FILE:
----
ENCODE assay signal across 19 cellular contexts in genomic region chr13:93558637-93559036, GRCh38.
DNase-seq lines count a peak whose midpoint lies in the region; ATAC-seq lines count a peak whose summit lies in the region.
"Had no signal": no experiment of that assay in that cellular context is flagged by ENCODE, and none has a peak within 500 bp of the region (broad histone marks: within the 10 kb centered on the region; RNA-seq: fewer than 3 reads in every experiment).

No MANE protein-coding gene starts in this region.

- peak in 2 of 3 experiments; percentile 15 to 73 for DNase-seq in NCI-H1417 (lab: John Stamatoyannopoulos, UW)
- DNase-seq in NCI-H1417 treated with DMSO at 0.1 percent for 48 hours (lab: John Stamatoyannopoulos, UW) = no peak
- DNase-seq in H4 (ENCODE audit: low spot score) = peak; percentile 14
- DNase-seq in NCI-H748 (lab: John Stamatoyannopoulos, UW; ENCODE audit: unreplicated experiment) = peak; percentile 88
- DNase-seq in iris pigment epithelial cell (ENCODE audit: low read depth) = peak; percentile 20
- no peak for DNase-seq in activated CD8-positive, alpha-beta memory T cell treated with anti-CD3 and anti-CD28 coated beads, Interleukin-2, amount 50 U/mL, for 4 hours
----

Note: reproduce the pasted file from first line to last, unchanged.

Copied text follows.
ENCODE assay signal across 19 cellular contexts in genomic region chr13:93558637-93559036, GRCh38.
DNase-seq lines count a peak whose midpoint lies in the region; ATAC-seq lines count a peak whose summit lies in the region.
"Had no signal": no experiment of that assay in that cellular context is flagged by ENCODE, and none has a peak within 500 bp of the region (broad histone marks: within the 10 kb centered on the region; RNA-seq: fewer than 3 reads in every experiment).

No MANE protein-coding gene starts in this region.

- peak in 2 of 3 experiments; percentile 15 to 73 for DNase-seq in NCI-H1417 (lab: John Stamatoyannopoulos, UW)
- DNase-seq in NCI-H1417 treated with DMSO at 0.1 percent for 48 hours (lab: John Stamatoyannopoulos, UW) = no peak
- DNase-seq in H4 (ENCODE audit: low spot score) = peak; percentile 14
- DNase-seq in NCI-H748 (lab: John Stamatoyannopoulos, UW; ENCODE audit: unreplicated experiment) = peak; percentile 88
- DNase-seq in iris pigment epithelial cell (ENCODE audit: low read depth) = peak; percentile 20
- no peak for DNase-seq in activated CD8-positive, alpha-beta memory T cell treated with anti-CD3 and anti-CD28 coated beads, Interleukin-2, amount 50 U/mL, for 4 hours